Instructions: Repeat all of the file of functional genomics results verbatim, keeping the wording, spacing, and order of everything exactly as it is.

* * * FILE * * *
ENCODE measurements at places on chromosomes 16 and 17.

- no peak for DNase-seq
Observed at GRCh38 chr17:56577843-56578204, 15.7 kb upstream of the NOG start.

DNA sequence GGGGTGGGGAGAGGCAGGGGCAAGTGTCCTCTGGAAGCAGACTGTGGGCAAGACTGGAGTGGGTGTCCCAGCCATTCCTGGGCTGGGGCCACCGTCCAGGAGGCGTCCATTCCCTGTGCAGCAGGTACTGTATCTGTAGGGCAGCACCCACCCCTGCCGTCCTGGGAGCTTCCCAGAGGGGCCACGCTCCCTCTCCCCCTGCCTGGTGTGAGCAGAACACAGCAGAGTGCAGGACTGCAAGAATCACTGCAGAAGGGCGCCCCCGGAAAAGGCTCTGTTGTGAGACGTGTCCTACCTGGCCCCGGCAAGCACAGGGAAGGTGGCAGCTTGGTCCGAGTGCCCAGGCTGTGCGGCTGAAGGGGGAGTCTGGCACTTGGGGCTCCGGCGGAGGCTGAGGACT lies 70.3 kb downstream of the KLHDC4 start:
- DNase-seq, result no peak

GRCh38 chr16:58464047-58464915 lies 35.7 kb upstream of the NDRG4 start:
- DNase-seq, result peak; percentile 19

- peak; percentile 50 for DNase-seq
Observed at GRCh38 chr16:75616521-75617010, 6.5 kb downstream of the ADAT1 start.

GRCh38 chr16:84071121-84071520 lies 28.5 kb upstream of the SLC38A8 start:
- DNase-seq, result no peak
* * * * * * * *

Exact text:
ENCODE measurements at places on chromosomes 16 and 17.

- no peak for DNase-seq
Observed at GRCh38 chr17:56577843-56578204, 15.7 kb upstream of the NOG start.

DNA sequence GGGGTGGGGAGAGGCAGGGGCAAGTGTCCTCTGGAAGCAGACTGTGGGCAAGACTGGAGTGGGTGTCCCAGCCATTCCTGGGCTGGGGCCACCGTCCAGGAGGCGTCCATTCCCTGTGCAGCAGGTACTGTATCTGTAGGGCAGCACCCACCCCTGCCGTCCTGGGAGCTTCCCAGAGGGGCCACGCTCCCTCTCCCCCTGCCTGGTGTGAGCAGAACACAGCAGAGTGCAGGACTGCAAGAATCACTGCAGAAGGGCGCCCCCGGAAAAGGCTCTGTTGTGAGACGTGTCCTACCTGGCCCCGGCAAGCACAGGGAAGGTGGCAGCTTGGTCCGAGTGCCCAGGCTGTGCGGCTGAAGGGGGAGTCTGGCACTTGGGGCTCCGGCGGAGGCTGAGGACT lies 70.3 kb downstream of the KLHDC4 start:
- DNase-seq, result no peak

GRCh38 chr16:58464047-58464915 lies 35.7 kb upstream of the NDRG4 start:
- DNase-seq, result peak; percentile 19

- peak; percentile 50 for DNase-seq
Observed at GRCh38 chr16:75616521-75617010, 6.5 kb downstream of the ADAT1 start.

GRCh38 chr16:84071121-84071520 lies 28.5 kb upstream of the SLC38A8 start:
- DNase-seq, result no peak